Sunday, February 26th, 2017

The Building Blocks of Plot, or “Dramatic Arc”

Basic plot structure for a picture book is the same as for any other kind of dramatic structure, be it a novel, a play or a film: 3 acts – or, beginning, middle, and end. Each one takes up roughly one third of the book, and each is divided by a transition or plot twist… an event (or events) that somehow raises the stakes or ups the ante for the central character. The best way to work out this balance when developing a story idea is to create an outline, also sometimes called a “step sheet” or a “plot map.” This represents the building blocks that make up your story. Essentially, it looks like this:

Act 1: Set-Up – transition/plot twist – Act 2: Conflict/Crisis – transition/plot twist– Act 3: Resolution

Let’s take a closer look:

Act 1 – Set up: This tells us the world we’re in, who the central character is, what s/he wants, and what his/her problem is. At the end of this section there is some kind of transition or plot twist that raises the stakes, and makes it matter all the more that the character achieves his/her goal.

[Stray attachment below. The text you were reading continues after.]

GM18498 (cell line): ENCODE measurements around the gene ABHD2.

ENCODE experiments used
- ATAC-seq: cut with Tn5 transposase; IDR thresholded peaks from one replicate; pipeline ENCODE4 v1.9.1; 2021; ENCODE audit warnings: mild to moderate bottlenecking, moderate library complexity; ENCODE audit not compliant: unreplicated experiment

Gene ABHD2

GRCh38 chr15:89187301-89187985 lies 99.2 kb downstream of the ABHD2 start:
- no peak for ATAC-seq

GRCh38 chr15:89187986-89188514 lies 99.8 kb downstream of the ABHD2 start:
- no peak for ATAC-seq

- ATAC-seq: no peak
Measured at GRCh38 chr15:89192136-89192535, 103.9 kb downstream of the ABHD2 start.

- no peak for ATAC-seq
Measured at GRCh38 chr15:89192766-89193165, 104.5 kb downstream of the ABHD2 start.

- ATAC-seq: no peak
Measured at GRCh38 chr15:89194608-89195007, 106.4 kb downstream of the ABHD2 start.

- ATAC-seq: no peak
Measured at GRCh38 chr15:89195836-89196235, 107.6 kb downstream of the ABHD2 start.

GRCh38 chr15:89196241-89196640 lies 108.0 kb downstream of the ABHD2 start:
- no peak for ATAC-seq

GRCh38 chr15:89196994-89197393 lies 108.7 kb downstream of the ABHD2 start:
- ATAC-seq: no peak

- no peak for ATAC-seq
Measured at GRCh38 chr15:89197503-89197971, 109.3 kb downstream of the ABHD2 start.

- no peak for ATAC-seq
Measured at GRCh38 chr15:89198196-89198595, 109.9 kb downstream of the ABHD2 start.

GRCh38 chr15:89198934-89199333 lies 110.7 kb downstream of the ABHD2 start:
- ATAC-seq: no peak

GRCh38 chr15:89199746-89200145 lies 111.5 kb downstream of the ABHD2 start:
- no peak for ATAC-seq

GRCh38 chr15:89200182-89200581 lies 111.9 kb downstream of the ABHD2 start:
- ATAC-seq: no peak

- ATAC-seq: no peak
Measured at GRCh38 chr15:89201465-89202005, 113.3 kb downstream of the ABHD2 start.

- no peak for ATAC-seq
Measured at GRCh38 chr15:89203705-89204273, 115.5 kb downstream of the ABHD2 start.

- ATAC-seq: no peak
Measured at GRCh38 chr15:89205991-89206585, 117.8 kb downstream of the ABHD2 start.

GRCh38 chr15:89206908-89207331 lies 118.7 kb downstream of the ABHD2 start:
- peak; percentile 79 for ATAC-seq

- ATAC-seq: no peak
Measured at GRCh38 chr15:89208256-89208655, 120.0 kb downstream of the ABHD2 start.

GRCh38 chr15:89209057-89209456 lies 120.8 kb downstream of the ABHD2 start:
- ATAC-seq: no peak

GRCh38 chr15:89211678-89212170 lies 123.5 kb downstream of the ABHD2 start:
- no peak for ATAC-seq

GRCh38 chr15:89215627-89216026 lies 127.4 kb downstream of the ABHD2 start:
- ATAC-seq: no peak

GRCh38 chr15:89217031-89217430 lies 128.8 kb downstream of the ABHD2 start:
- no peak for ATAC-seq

Act 2: The character keeps trying, keeps going for what s/he wants. Obstacles occur – either from external circumstances, or from within the character’s own make-up. Finally, something happens, some major obstacle, and – crisis! This further raises the stakes. There is another transition/plot twist – perhaps s/he is about to give up, or there is some impasse. It seems as though all is lost.

Act 3 – One last ditch effort – and then, resolution! Goal met, objective achieved, prize won – the final obstacle is overcome, yet often when offered the prize, s/he has to decide whether to take it or not… thus satisfying the need created by something in the past (at the beginning).

Most types of dramatic writing – most film scripts, most play scripts, most full length novels – follow this strict 3 act format. It’s basic dramatic structure: beginning, middle and end, or set up, crisis and resolution, and it is just as true, necessary and important in a picture book as it is in any other kind of dramatic literature. It’s also referred to as the “dramatic arc” or “journey,” and can be illustrated visually by a hill, a bell curve, a hat, a pyramid.

Stakes rise… and rise… and peak… then move toward resolution.

Series Navigation“Theme”, or Simple GiftsThey’re Called PICTURE Books…

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